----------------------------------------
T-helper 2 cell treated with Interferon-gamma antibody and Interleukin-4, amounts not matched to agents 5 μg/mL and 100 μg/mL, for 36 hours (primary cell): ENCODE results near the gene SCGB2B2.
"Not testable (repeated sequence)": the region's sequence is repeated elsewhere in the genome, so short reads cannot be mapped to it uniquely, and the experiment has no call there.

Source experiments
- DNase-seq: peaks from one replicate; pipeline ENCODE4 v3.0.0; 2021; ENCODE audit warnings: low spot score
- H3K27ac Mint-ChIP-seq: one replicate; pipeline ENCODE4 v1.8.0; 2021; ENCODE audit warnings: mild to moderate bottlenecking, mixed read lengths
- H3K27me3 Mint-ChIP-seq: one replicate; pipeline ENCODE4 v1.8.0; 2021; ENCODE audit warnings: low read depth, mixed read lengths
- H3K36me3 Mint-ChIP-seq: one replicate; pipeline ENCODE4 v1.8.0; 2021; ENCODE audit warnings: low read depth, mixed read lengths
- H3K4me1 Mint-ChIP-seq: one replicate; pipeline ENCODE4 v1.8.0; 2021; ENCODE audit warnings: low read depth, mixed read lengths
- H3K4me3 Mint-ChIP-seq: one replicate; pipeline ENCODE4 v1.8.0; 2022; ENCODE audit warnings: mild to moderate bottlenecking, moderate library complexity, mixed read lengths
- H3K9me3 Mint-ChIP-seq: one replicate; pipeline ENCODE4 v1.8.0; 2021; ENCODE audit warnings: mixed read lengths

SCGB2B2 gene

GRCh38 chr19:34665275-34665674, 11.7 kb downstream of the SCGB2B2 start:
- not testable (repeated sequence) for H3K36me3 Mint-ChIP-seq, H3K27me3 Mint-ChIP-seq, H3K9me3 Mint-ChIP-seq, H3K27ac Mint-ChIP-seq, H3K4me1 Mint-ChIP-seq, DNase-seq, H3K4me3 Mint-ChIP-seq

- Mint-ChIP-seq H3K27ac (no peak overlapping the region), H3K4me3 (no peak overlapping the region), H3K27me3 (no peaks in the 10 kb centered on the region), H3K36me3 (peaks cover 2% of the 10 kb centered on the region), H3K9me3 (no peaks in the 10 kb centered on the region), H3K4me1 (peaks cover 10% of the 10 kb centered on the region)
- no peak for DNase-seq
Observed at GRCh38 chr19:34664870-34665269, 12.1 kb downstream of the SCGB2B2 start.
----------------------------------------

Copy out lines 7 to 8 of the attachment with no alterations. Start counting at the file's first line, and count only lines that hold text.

- H3K36me3 Mint-ChIP-seq: one replicate; pipeline ENCODE4 v1.8.0; 2021; ENCODE audit warnings: low read depth, mixed read lengths
- H3K4me1 Mint-ChIP-seq: one replicate; pipeline ENCODE4 v1.8.0; 2021; ENCODE audit warnings: low read depth, mixed read lengths